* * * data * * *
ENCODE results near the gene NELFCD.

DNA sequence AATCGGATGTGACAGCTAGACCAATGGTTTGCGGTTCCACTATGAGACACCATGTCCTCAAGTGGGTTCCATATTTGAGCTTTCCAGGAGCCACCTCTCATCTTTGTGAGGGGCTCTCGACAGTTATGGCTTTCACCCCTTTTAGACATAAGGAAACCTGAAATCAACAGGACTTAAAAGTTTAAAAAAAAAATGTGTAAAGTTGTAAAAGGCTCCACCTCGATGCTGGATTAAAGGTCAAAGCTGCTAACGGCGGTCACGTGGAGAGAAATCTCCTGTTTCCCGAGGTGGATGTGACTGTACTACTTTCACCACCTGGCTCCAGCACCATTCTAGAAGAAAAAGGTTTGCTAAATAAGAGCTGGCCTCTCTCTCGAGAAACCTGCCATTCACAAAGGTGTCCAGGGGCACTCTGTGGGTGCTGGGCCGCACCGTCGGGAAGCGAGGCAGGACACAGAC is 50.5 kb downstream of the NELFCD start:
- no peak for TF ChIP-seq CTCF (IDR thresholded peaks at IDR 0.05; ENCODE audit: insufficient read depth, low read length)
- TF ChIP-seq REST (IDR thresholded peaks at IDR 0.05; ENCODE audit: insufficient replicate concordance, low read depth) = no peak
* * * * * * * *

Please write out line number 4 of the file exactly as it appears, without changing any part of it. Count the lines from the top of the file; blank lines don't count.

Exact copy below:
- TF ChIP-seq REST (IDR thresholded peaks at IDR 0.05; ENCODE audit: insufficient replicate concordance, low read depth) = no peak